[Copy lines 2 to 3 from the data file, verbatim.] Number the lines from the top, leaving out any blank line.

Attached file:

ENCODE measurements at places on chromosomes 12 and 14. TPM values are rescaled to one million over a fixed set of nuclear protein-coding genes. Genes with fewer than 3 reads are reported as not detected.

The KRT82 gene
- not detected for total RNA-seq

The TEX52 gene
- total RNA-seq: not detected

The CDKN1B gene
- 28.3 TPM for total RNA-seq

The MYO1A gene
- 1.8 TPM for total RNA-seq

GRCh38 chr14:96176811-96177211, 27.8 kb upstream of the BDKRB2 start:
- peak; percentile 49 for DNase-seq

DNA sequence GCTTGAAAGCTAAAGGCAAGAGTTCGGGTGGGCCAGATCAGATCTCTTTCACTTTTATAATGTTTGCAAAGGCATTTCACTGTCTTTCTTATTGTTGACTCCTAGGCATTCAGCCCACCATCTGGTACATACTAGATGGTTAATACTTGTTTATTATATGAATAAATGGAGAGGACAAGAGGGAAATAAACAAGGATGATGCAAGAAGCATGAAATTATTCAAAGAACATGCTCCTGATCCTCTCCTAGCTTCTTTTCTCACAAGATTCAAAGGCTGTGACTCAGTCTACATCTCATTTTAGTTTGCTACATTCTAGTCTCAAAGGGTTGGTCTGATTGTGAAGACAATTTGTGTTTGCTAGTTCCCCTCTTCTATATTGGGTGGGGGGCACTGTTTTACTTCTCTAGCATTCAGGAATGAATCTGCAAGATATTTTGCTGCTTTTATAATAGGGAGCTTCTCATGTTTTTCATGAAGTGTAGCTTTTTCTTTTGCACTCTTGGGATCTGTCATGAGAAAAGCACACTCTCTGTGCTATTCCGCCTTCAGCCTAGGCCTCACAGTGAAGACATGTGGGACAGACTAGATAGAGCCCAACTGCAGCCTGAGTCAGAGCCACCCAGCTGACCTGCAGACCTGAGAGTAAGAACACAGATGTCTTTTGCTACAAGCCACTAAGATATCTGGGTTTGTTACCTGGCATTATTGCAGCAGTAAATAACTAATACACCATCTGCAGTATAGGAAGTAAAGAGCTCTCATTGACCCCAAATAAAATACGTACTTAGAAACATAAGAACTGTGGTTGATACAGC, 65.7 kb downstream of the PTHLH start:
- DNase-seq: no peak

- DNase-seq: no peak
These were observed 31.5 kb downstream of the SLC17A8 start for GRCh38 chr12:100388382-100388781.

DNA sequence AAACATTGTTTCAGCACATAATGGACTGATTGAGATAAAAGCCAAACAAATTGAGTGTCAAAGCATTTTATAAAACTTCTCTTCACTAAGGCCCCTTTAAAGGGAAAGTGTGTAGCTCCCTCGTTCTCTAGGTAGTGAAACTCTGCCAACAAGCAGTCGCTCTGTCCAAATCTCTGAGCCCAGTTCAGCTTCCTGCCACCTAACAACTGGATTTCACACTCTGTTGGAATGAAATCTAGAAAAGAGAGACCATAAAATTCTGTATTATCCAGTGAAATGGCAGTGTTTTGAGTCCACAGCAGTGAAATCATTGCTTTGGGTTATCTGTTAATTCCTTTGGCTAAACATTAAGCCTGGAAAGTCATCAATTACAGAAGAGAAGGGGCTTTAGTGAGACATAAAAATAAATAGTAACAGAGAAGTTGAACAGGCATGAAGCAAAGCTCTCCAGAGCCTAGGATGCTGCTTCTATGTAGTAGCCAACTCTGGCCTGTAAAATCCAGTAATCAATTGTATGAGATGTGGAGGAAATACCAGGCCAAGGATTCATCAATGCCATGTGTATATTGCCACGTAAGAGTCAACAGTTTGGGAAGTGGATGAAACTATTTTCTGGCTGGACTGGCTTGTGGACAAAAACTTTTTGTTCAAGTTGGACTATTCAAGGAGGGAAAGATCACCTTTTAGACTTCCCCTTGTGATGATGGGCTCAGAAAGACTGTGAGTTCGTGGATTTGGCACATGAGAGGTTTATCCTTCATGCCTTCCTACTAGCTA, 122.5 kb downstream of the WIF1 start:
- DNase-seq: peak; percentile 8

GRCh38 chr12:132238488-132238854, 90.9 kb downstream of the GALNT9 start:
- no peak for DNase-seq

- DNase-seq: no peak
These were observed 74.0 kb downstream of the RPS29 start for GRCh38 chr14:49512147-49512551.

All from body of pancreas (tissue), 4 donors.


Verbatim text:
The KRT82 gene
- not detected for total RNA-seq